The 3 Cardiac Enzymes of Heart Attacks

A heart attack, also known as a myocardial infarction (MI), happens when oxygen supply to a part of the heart (cardiac) muscle is cut off, which causes cardiac cells in the area to die. Cardiac enzymes (or also known as cardiac biomarkers) are chemicals released into the bloodstream when the heart muscle is injured. During a heart attack, these cardiac enzymes are discharged into the bloodstream when the cardiac cells become damaged from the lack of oxygen. They can be measured simply by using blood tests

Based on the concentrations of these substances detected in the blood, they may suggest a heart attack. Their levels may also be able to reflect the amount of heart damage or serve as an indicator of response to treatment. These tests could be repeated to monitor for any changes as well. 

What are the common cardiac enzymes and biomarkers physicians routinely use to diagnose heart attacks? Here are the 3 different types of cardiac enzymes / biomarkers!

1. Troponins

  • Proteins found in the heart and skeletal muscles that help to control muscle contractions.
  • There are two kinds of cardiac troponins: Troponin I and Troponin T. Both are equally sensitive, and usually only either one is measured. 

Role of Troponin in Heart Attacks

  • Cardiac biomarker test of choice for diagnosing or evaluating patients suspected of having a MI. 
  • Troponin is the most specific for heart muscle damage.
  • High sensitivity troponin tests are available able to detect very low levels of troponin, enabling early identification of any heart injury.
  • Released into the bloodstream when there is damage to the heart.
  • In general, an MI is defined by raised and increasing levels of troponin, along with other clinical evidence for a heart attack (e.g. electrocardiogram). Troponin is not used as a standalone test in the diagnosis of a heart attack.

Interpreting Troponin Test Results when a Heart Attack is Suspected

  • Levels of troponin in the body typically increase within 2 to 3 hours, peaking in 24 to 48 hours, and can remain high for around 10 to 14 days following an attack.
  • Troponin tests are often repeated several hours after the initial test, especially if the first test was negative, to monitor for any changes over time.
  • The concentration of troponin released and detected in the blood is directly proportional to the extent of cardiac muscle damage. 
  • Even a small rise could imply the presence of some form of damage to the heart, while a large increase in levels is likely to be indicative of a heart attack.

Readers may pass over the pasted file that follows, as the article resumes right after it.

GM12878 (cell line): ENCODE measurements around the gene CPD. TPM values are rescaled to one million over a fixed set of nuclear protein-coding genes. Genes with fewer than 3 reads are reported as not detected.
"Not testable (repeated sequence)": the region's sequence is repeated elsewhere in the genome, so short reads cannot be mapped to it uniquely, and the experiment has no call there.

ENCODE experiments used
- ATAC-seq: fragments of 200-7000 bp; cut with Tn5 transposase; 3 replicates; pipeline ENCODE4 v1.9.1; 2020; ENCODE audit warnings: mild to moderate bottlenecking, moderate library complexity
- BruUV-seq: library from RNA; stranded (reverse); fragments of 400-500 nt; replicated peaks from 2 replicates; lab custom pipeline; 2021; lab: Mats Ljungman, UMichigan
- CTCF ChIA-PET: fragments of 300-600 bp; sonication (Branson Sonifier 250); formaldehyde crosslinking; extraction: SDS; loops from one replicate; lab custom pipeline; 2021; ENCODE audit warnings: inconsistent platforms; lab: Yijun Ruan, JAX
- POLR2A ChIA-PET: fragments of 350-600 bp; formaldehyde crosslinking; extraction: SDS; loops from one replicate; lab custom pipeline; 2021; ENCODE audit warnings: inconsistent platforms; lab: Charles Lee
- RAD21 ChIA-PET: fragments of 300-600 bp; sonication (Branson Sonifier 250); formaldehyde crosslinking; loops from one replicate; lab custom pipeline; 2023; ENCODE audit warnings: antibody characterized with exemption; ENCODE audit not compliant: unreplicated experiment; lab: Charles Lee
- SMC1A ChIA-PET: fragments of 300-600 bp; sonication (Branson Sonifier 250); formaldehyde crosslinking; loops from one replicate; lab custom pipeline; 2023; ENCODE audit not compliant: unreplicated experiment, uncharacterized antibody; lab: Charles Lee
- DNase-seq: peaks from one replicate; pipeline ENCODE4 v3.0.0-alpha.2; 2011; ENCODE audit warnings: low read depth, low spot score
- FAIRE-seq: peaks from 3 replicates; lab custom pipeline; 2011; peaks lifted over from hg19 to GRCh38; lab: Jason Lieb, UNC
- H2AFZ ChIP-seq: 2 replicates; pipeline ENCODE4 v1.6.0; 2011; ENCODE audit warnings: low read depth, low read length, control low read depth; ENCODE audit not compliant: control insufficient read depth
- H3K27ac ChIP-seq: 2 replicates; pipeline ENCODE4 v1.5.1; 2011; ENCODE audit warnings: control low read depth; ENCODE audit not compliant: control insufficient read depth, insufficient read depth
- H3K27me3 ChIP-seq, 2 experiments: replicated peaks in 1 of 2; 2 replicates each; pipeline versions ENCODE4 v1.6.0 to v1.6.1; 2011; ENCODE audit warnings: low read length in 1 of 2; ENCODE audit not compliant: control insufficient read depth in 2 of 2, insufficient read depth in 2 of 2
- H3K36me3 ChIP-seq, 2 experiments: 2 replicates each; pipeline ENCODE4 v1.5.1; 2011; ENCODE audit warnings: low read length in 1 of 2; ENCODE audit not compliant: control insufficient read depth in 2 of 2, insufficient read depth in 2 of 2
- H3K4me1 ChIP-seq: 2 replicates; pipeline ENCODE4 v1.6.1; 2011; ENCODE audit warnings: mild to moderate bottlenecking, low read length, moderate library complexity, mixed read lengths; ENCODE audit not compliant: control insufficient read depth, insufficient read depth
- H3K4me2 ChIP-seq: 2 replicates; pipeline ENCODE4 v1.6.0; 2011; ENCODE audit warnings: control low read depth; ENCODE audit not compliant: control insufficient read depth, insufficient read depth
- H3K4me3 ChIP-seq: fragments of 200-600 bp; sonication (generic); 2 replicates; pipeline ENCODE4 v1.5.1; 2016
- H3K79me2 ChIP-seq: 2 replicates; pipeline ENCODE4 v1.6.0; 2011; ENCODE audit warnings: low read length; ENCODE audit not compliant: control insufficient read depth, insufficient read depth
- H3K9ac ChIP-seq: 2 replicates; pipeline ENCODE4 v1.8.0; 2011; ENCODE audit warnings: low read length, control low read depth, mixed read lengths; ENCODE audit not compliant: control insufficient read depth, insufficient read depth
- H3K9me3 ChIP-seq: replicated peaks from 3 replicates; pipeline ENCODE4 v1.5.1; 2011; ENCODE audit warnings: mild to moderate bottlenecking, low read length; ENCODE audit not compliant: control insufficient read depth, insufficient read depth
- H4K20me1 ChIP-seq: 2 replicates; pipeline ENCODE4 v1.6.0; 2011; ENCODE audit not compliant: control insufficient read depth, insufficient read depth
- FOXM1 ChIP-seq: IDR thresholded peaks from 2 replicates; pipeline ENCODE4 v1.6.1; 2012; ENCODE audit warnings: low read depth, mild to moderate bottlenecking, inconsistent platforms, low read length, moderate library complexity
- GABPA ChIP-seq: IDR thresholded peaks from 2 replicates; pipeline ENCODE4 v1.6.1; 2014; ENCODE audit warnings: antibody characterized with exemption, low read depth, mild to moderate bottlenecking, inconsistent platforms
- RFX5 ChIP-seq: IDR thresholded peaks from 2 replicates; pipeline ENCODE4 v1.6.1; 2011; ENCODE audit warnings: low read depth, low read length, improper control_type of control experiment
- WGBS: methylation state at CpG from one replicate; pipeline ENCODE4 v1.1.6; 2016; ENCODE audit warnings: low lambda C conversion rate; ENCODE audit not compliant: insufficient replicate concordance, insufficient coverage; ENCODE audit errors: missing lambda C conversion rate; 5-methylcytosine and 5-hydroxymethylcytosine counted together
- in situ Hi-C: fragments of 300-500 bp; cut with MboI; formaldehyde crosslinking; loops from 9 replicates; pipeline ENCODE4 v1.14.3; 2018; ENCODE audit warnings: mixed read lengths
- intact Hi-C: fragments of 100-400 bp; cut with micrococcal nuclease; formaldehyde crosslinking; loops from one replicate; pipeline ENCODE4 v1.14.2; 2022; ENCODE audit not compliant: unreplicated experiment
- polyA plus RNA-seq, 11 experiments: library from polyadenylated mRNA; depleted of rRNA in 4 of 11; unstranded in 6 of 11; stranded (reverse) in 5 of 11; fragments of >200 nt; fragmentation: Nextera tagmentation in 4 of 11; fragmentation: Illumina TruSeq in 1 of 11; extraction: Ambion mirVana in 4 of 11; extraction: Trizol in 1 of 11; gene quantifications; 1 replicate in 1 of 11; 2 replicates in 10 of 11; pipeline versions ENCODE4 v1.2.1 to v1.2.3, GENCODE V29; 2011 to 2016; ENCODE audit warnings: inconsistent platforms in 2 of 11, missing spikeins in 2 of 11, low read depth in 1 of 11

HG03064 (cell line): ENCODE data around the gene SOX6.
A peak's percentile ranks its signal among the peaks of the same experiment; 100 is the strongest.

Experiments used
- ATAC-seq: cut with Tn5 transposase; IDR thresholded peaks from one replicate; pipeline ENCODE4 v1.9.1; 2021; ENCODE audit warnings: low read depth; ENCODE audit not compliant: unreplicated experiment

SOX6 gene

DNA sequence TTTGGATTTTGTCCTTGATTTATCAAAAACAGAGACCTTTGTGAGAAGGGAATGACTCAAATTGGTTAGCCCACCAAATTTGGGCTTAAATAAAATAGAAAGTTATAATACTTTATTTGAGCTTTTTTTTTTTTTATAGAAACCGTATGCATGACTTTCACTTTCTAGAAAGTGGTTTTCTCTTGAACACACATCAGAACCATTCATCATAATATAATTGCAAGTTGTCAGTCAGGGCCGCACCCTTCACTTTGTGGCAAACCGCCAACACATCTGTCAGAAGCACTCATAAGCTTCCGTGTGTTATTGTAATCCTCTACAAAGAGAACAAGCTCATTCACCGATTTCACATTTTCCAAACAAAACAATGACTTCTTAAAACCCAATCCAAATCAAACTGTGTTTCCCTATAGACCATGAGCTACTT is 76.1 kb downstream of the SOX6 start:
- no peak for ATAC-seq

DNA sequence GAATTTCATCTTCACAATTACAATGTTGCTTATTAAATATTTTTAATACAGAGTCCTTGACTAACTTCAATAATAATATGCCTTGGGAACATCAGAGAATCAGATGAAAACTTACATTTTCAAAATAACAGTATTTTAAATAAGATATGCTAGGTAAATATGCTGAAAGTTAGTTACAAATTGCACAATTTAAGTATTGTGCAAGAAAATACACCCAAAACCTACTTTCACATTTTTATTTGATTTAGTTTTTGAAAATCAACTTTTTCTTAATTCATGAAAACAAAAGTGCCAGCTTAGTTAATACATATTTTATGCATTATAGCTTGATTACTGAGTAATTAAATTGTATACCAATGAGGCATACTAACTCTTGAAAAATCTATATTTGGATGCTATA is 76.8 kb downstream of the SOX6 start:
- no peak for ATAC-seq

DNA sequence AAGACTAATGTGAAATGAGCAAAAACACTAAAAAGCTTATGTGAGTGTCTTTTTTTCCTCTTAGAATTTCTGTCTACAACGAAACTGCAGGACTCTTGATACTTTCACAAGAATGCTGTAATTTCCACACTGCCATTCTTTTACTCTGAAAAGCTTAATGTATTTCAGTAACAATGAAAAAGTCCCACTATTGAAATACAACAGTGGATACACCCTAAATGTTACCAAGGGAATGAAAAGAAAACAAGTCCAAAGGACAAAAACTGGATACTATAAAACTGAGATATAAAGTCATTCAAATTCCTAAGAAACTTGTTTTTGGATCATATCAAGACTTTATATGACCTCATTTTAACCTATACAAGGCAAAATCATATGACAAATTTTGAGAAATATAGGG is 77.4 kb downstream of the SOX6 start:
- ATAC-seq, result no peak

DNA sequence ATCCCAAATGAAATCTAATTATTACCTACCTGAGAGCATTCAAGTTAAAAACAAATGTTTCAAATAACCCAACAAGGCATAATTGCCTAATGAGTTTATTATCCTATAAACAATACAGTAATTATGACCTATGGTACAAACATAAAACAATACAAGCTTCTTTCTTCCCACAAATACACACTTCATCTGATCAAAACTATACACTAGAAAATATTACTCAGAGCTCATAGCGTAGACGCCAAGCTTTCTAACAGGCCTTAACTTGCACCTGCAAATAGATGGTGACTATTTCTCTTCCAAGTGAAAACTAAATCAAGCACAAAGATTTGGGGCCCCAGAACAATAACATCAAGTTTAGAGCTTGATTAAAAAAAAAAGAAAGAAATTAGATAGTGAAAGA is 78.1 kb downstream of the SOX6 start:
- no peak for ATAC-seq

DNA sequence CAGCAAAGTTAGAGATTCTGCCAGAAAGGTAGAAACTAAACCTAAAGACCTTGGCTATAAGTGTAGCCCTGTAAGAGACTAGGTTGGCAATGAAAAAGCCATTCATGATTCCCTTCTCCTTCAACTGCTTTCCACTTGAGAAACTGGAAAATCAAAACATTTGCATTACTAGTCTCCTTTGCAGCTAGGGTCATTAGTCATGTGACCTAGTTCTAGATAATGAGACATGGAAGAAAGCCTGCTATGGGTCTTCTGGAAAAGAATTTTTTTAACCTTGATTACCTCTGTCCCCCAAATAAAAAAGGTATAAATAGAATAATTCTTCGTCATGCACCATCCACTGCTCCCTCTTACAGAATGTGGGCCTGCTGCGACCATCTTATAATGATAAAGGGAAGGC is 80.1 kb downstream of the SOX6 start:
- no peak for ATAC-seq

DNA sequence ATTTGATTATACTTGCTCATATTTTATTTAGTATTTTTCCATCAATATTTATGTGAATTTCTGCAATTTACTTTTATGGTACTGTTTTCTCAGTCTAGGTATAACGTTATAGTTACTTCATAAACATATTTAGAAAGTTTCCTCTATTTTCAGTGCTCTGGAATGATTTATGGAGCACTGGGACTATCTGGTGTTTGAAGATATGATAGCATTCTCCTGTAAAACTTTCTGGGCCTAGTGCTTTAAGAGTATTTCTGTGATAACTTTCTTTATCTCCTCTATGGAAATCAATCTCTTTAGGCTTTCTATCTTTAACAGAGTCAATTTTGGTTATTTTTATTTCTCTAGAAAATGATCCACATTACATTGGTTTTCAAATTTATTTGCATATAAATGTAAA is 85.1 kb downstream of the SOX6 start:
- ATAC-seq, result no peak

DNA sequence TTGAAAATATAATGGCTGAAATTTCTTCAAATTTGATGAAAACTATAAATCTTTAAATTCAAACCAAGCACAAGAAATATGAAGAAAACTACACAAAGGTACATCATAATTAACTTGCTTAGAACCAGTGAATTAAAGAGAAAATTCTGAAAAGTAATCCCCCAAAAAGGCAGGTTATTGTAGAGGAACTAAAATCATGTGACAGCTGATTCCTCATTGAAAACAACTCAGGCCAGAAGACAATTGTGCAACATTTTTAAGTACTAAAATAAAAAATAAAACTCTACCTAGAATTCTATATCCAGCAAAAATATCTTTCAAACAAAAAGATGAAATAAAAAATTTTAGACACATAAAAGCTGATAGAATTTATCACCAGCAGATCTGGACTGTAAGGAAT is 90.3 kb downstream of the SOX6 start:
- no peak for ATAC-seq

• High levels of troponin often suggest a current or recent heart attack. 

Other Things to Note

  • Troponin levels are not only elevated in heart attacks. Alternative causes for increasing troponin levels include: 
    • Myocarditis (heart muscle inflammation)
    • Acute heart failure
    • Arrhythmia (abnormal heart rhythm)
    • Chest injury
    • Stroke
    • Pulmonary embolism (blood clot in the lung) 
  • Possible causes for raised but stable values are: 
  • Less useful in the detection of reinfarction as it stays in the body for a significant duration. 

 2. Creatinine Kinase-MB (CK-MB):

Creatinine kinase (CK) is an enzyme that aids in energy production. There are three major forms of CK: 

  • CK-MB (mainly in the heart)
  • CK-BB (mainly in the brain)
  • CK-MM (mainly in skeletal muscles) 

Role of CK-MB in Heart Attacks

  • Relatively high sensitivity and specificity for cardiac tissues. 
  • Less sensitive and specific in comparison to high sensitivity troponin assays – may also be released into the blood when there is skeletal muscle damage.
  • May be more useful than troponin for detecting reinfarction as it does not remain in the body for as long. 
  • Used with other clinical investigations to confirm the diagnosis of MI or reinfarction. 

Interpreting CK-MB Test Results when a Heart Attack is Suspected

  • Levels increases in response to heart muscle cell damage. 
  • Can be detected about 4 to 6 hours after a heart attack, peaking at about 12 to 24 hours, and subsequently normalising quickly within 48 to 72 hours. 

Other Things to Note

3. Myoglobin

Myoglobin is a red protein found in the heart and skeletal muscles. It traps oxygen, which in turns allow muscles to work properly. Myoglobin levels can be obtained via a urine sample as well. 

Role of Myoglobin in Heart Attacks

  • High concentrations suggest recent muscle damage.
  • Largely replaced by cardiac troponins which is more specific and can remain in the bloodstream for longer.

Interpreting Myoglobin Test Results when a Heart Attack is Suspected

  • Released into the blood and urine during muscle injury.
  • Can be detected within an hour post-heart injury, peaking in about 4 to 12 hours, and normalizing almost immediately after. 

Closing words

Cardiac enzymes or biomarkers are valuable tests that can provide useful information about whether a patient has an MI. Out of these few main cardiac enzymes, troponin has become one of the most widely used at present to determine if a patient has a heart attack. 

Regardless, it takes time for body levels of all these biomarkers to rise after an infarct, and in critical cases, other therapeutic interventions and investigations may take precedence. Your physician will consider your condition holistically and decide what is most suitable in your situation.

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